Friday, September 11, 2009
We woke up early this morning to watch the balloon races, but none of the hot-air balloons floated over our house. Darn! Not much wind this morning, so they more or less stayed where they were.
We did hear roaring engine noises, though, and looked out a window to see small planes flying in formation overhead. I'm not sure if this weekend is also the Air Races in Stead, or if those are next weekend (and I'm too tired and lazy right now to look it up!) but this was clearly connected somehow to that event.
As I told Gary, "Hearing very loud airplane engine noises that sound like they're heading straight for your house just isn't an experience you want on 9/11." Or any other day, really. But today especially.
Tomorrow morning we'll wake up early again -- not a natural situation for either of us! -- to go to Katharine's annual Balloon Party.
Meanwhile, my to-do list is getting longer, even though I've been able to cross off several items. My car registration expires in a week, and although we have very convenient online registration here, I do have to have the car smogged, and I just haven't been able to get that done. And yesterday my insurance company sent us a letter saying that they won't pay for my CPAP unless I have another sleep study, since my last one was six years ago. Groan.
These are very minor problems, I know, and I'm grateful. (For one thing, I have insurance, even though it's paying for less and less.) But there are so many minor problems! Twenty items on the to-do list, to be exact, and that doesn't include teaching or grading or committee work, all of which are constant presences. I feel like I'm surrounded by a swarm of stinging gnats.
One of the twenty items is mandatory training for hospital volunteers. We used to fill out short questionnaires every year to show that we knew what to do in case of fire, understood basic stuff about patient privacy and preventing falls, and so forth. The quizzes were annoying, but painless. But a few days ago, I got a letter informing me that all volunteers are required to undergo sixteen-plus hours of on-site training -- during weekday work times, mind you! -- by September 30. Since we volunteer four hours a week, that meant they were asking for more than a month's time commitment on less than a month's notice. I went to talk to the volunteer coordinator and found several people in her office venting about the same thing. It wasn't her fault, poor woman: this was handed down from On High, and she didn't have much more notice than we did.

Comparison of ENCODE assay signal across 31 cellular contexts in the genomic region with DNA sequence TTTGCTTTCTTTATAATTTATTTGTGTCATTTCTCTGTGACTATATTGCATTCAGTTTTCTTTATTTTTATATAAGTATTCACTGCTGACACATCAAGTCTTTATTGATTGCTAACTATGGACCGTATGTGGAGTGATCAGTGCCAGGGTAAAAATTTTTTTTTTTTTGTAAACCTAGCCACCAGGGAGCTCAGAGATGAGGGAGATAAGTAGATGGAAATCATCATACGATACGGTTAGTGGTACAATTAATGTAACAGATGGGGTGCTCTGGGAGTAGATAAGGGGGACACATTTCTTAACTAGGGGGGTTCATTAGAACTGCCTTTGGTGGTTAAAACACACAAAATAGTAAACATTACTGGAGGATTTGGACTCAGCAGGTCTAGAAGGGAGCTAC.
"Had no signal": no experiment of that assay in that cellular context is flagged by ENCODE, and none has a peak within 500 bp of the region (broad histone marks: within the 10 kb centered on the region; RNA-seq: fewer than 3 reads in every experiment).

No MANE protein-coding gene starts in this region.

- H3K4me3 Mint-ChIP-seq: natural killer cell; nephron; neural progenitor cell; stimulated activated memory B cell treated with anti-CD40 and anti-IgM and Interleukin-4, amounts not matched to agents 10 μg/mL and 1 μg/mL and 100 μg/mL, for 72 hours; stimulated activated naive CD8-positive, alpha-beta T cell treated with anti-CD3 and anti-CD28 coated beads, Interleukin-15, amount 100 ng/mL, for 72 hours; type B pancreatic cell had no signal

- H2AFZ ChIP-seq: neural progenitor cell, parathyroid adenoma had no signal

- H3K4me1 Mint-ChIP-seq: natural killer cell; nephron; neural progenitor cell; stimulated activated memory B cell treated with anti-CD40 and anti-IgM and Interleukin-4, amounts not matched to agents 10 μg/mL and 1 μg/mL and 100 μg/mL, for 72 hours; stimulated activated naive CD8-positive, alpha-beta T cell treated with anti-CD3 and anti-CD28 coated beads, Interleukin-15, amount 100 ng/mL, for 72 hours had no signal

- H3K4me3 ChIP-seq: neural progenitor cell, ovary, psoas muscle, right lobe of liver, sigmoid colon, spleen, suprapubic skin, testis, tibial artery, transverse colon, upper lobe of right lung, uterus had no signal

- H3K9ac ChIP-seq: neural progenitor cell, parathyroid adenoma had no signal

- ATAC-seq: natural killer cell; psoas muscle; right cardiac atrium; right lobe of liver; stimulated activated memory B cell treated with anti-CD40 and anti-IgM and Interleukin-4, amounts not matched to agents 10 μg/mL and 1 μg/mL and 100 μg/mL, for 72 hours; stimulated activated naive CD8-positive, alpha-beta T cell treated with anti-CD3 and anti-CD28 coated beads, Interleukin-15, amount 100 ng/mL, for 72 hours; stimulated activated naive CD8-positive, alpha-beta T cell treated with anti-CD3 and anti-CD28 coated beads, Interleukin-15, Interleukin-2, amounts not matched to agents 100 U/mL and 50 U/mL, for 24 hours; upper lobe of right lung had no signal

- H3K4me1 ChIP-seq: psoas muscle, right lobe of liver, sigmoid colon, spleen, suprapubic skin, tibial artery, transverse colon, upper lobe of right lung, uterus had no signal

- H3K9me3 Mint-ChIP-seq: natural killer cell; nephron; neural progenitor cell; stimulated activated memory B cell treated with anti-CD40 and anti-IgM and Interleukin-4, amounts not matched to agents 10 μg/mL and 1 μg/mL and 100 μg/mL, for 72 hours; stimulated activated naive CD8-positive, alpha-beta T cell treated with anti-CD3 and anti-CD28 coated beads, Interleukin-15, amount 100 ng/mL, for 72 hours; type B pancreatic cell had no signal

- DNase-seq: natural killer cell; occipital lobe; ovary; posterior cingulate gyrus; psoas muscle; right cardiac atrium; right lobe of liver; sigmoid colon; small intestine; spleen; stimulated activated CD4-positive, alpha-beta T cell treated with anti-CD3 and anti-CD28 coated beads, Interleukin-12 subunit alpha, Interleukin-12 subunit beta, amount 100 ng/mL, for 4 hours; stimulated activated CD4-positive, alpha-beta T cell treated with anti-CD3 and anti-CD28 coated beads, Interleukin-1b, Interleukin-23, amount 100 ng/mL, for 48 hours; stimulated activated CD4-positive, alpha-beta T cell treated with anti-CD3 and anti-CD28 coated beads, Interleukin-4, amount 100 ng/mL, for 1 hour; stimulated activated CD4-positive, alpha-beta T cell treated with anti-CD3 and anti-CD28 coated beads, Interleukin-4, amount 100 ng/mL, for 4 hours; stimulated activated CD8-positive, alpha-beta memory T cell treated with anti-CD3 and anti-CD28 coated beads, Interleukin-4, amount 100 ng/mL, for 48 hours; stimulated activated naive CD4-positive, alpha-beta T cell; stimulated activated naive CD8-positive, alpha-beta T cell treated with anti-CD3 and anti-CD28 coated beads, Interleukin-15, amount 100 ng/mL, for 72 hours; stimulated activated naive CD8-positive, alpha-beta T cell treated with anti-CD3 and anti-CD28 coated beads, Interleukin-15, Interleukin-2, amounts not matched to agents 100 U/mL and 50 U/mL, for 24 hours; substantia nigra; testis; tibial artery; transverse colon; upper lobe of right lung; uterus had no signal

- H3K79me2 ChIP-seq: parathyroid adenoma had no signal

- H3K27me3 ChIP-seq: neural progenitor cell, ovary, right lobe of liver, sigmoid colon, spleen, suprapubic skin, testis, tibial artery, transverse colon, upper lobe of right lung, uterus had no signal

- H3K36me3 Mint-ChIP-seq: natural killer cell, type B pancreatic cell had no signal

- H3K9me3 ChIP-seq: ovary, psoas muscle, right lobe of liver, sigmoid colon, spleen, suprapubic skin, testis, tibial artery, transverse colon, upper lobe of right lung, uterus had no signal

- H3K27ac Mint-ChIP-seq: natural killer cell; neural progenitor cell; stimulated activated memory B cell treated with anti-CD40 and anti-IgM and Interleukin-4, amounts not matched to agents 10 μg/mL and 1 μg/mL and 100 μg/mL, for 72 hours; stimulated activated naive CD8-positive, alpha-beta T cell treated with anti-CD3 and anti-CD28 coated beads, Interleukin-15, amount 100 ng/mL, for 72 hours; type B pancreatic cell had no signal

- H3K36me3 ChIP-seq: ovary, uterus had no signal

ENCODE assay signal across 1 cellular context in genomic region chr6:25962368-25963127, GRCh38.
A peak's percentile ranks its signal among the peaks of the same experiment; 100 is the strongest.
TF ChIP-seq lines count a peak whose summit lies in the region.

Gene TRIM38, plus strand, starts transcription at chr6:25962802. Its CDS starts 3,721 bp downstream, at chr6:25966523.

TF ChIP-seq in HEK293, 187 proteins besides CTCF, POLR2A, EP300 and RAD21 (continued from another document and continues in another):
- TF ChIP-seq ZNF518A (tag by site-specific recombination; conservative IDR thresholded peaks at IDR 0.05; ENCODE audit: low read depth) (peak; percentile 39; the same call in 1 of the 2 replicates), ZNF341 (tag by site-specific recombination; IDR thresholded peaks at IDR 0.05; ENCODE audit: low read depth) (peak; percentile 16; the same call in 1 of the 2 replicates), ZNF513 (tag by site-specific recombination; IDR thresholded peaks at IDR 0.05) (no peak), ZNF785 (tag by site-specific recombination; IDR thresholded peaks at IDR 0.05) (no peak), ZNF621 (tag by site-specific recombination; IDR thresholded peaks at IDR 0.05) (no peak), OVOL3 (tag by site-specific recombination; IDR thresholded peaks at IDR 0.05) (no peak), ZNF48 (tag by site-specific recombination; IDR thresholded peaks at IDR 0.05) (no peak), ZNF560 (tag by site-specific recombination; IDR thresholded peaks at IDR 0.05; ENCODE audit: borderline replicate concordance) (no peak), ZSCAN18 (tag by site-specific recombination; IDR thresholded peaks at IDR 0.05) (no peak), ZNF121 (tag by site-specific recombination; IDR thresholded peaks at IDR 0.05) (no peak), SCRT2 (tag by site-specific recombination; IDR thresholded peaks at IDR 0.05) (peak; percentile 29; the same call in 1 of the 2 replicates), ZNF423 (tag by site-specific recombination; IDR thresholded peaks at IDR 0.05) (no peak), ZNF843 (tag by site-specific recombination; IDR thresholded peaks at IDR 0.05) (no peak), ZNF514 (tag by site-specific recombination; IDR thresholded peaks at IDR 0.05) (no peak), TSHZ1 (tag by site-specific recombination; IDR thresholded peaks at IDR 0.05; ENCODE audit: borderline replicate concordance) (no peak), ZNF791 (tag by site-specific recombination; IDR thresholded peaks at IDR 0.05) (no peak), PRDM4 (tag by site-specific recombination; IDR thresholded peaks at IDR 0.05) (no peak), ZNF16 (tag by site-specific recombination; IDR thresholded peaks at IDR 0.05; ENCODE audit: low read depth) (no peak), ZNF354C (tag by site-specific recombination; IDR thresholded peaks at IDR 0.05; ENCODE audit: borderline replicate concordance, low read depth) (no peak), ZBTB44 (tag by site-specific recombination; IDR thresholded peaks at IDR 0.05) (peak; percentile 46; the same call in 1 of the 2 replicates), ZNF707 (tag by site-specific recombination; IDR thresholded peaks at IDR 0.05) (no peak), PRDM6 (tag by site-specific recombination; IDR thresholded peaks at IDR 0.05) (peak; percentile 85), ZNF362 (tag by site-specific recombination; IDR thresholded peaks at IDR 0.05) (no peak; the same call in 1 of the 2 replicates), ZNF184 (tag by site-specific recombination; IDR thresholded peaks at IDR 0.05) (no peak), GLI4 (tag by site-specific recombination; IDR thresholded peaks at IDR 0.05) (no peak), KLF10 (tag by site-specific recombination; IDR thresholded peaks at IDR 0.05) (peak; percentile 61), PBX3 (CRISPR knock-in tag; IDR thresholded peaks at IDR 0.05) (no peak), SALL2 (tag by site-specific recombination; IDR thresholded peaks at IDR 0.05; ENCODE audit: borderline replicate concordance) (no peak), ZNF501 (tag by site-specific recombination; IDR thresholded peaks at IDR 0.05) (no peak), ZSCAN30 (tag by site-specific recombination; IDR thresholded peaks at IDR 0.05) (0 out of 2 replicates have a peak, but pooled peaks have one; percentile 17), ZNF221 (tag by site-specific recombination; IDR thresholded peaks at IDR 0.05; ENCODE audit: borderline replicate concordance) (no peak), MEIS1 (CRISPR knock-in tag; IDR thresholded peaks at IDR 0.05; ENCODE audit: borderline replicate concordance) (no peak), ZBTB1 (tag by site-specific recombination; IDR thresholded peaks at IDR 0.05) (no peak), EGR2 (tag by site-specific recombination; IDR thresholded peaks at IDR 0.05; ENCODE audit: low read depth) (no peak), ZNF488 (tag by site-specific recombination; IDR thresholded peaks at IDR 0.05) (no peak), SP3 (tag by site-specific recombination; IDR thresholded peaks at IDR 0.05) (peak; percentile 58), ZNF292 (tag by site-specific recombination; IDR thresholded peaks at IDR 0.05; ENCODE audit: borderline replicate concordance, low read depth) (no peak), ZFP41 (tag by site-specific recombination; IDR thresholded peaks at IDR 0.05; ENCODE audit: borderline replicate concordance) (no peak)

The upshot was that I got permission to do the training online. Yay! The hospital sent me website instructions. Yay! I got onto the website without any problem. Yay! None of the twenty-four training modules I need to take are there. Boo!
I've e-mailed the education person at the hospital (hello? y'know those mandatory courses? um, where are they?), but haven't heard back yet. I'm pretty sure I can complete the supposed sixteen hours of training-and-quizzes in substantially less than sixteen hours. Even if I can't, at least I'll be in the comfort of my own home. But this particular bit of bureaucracy is still an unwelcome addition to the to-do list, particularly at a time when I'm trying to take a break from the hospital.
Kvetch, kvetch, kvetch.
Repeat after me: It will all get done somehow. It always does.